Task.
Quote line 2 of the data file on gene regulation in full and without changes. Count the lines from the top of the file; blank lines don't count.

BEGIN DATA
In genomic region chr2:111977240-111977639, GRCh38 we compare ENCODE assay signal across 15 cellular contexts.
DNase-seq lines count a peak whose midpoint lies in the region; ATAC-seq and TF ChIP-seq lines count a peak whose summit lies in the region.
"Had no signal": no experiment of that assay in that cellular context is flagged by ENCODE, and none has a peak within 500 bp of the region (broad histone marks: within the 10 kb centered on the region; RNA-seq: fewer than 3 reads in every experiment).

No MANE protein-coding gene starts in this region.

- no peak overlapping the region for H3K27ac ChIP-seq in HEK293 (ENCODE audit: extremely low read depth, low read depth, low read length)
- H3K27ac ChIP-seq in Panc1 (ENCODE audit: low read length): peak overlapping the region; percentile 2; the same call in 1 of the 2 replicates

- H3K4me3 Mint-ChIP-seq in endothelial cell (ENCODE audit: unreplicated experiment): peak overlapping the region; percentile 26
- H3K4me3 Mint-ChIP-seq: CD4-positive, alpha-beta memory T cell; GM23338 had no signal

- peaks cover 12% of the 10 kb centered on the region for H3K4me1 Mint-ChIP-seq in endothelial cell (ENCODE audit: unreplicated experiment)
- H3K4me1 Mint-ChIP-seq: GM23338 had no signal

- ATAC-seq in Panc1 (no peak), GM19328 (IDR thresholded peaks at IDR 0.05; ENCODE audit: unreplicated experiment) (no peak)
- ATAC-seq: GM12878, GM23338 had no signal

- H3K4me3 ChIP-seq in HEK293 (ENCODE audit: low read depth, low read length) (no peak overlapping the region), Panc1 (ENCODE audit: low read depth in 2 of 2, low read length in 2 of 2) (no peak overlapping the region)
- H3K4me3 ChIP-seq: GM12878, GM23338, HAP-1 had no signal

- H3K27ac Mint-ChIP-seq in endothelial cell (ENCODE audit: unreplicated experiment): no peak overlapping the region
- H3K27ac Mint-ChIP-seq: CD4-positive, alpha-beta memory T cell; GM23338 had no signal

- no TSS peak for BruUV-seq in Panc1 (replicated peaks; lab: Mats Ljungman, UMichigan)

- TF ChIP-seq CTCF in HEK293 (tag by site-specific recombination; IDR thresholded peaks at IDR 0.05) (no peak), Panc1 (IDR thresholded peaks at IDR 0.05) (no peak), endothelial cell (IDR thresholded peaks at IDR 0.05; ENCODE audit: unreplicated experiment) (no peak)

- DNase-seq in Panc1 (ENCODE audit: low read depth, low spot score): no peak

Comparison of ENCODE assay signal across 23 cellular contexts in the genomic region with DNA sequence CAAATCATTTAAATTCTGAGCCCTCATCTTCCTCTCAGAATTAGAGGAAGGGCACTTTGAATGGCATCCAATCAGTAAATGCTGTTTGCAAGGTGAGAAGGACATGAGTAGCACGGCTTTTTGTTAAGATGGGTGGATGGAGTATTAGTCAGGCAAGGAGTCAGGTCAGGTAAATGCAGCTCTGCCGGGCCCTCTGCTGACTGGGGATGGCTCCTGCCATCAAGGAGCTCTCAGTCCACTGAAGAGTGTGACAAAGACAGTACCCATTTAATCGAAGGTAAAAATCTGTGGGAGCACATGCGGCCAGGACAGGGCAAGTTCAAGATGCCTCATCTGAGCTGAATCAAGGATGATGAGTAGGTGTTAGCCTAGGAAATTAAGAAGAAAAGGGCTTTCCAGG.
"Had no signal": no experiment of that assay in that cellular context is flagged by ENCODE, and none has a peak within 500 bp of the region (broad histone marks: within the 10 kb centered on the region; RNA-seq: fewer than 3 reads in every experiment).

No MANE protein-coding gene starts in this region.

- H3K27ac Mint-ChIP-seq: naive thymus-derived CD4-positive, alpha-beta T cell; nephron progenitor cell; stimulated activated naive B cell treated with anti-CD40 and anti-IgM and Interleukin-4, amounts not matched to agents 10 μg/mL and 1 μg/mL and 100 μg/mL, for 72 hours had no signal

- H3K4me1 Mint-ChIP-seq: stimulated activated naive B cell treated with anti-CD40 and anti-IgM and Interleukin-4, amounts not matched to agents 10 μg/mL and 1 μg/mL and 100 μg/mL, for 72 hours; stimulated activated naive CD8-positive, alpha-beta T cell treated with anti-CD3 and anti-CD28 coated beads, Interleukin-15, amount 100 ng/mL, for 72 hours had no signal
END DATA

DNase-seq lines count a peak whose midpoint lies in the region; ATAC-seq and TF ChIP-seq lines count a peak whose summit lies in the region.